Midnight in the Switchgrass: Emile Hirsch Flipping Detective Narrative

Actor Emile Hirsch is glad he took a chance on producer Randall Emmett, who made his directorial debut on the crime drama Midnight in the Switchgrass. The film follows an FBI agent and Florida State officer team up to investigate a string of unsolved murder cases. Hirsch plays Byron Crawford, a detective who's also on the case. I spoke with the star about his relationship with the producer-turned-director, playing a spiritually-driven detective and filming during the pandemic.

Midnight in the Switchgrass: Emile Hirsch on His Detective Narrative
Image courtesy of Lionsgate

Why Emile Hirsch Came on Board to Midnight in the Switchgrass

"It always starts with the script for me, and I'd known Randall for years," the Trollhunters star said. "He produced a few films I was in, and I always liked him, and we're friends. When he said he wanted to direct [the film], I was pretty serious because I really liked the script and the character [I play]. When we did the read thru, Randall told me he wanted Megan Fox and Bruce Willis, and he had this whole vision for it. I just was like, 'You know what? Let's go for it.' It was a little bit of a gamble on Randall because he's a first-time director. My instinct told me that he was going to be able to kind of direct and do a good job of it, and I think I was right." In the film, Fox's character Rebecca goes undercover to try to stop the killer who's been known to frequent trucking areas. Hirsch wanted more from Byron than what he sees frequently depicted on television.

Midnight in the Switchgrass: Emile Hirsch on His Detective Narrative
Image courtesy of Lionsgate

"The big thing was the spirituality of the character was not playing him like a normal gumshoe detective who is like he doesn't believe in anything," the actor said. "He's this atheist dude, and the job is kind of made him so jaded that everything is meaningless, he's lost and was this alcoholic, cigarette smoke haze. I've seen that character a lot. It's kind of hard and out, down and out, detective. I wanted Byron to have the kind of spiritual foundation and make him like a really Christian guy. He and his wife are a team, and they kind of uplift each other and to kind of make him the flipside of between the evil and make him the good side in the movie. I wanted to kind of make it almost like a spiritual warrior in a way. It's because I hadn't really seen that done recently. It felt like a kind of a fresh take on that kind of crime detective thing." For Midnight, he channeled the Coen Brother's 2007 classic.

"I got into a fight like in No Country for Old Men with that final monologue by Tommy Lee Jones had at the end of the movie, we were just talking about all the dark, all the black, and green," Hirsch explained. "Then he woke up and having that character, wrestling with these philosophical questions about meaning and existence. I was like, 'That's kind of cool.' Let's have Byron kind of echo some of those flavors within his own religion. He's questioning his faith and because he's just seeing horrible things on the job like, 'How can how can this be?' That's when his wife comes in; she gives him that extra reminder and sustenance to kind of keep going. I like seeing the two of them work together is like a really positive team."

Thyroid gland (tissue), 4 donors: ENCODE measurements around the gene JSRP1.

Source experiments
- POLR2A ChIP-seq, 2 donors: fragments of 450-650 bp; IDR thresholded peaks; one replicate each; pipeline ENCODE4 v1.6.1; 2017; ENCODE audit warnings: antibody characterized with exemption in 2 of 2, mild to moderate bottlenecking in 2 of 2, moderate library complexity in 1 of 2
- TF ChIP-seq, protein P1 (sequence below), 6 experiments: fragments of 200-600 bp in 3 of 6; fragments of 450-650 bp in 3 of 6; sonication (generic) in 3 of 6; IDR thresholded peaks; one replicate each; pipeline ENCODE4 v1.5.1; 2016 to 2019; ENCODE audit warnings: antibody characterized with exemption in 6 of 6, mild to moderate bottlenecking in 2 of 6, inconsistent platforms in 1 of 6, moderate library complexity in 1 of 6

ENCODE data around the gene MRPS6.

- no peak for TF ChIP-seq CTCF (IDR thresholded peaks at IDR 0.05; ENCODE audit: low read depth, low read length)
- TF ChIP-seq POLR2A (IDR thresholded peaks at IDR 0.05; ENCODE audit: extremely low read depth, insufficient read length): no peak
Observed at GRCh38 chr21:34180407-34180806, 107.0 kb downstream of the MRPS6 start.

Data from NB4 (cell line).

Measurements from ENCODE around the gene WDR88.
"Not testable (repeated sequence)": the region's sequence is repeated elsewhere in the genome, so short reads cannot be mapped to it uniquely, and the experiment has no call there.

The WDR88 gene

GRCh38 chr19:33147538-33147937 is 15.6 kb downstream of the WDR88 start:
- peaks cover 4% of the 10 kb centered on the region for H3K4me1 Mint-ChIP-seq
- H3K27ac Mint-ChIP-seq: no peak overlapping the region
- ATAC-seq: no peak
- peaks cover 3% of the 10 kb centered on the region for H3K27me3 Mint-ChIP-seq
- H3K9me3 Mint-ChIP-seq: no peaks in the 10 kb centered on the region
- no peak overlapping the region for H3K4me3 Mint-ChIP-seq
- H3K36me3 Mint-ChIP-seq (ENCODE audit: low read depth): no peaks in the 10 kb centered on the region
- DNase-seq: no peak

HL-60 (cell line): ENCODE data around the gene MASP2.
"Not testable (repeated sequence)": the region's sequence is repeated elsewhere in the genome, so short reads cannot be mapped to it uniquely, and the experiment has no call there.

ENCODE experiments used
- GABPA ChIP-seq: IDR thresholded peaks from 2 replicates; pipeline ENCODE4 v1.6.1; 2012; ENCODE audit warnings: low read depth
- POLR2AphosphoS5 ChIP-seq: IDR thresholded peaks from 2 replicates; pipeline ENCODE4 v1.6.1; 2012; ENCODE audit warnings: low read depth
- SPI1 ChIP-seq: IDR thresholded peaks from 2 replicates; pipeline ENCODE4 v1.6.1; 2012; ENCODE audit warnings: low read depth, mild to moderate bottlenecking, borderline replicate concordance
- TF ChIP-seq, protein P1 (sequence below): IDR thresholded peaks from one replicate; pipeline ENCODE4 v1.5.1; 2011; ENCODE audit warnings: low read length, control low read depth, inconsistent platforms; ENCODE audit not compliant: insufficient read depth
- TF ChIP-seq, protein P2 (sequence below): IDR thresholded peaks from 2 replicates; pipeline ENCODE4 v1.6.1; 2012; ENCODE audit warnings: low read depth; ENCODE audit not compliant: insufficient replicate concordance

Midnight in the Switchgrass: Caitlin Carmichael on Film's Intensity
Lionsgate

Hirsch also credits past work like 2013's Lone Survivor playing Navy SEAL Danny Dietz and what he already learned from that and the true-crime documentaries he seen role going into the Lionsgate film. The actor also credits Emmett for going above and beyond what would be expected of a first-time director. "I would say [Randall's set] was pretty structured," he said. "It wasn't overly fast and loose to where I was like, 'Oh man, this is just like we're just spilling water out left and right here.' Like it was relatively controlled, but I still felt like there was room every day in all the takes to find something or to come to the table with a different idea, and he would be responsive to it. We really set about to kind of execute the scenes as written as best as we could, but I didn't feel like we were rushed too much to where we couldn't find some layers that weren't necessarily there right away." The actor credits the director's pose despite the delays caused by the pandemic.

"We shot for five days before the shutdown on March 13th," Hirsch explained. "Everything shut down. We flew back, and we tried to go back in July. There were COVID cases, so we had to shut down again. We were back in Puerto Rico for like two weeks. We didn't even shoot anything. The movie shut down the second time. We didn't go back until September to finish the movie, and we didn't even go back to Puerto Rico. We went to stay in Northern California, like all the way out there to a ranch, and it was wild. It was like six months later in March, April, May, June, July, August. Yeah, it was seven months later when we were finishing the film." Written by Alan Horsnail, Midnight in the Switchgrass also stars Lukas Haas, Caitlin Carmichael, Colson Baker (Machine Gun Kelly), and Sistine Stallone. The film comes out on July 23 in theaters, on-demand, and digital, and on Blu-ray and DVD on July 27.

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About Tom Chang

I'm a follower of pop culture from gaming, comics, sci-fi, fantasy, film, and TV for over 30 years. I grew up reading magazines like Starlog, Mad, and Fangoria. As a writer for over 10 years, Star Wars was the first sci-fi franchise I fell in love with. I'm a nerd-of-all-trades.
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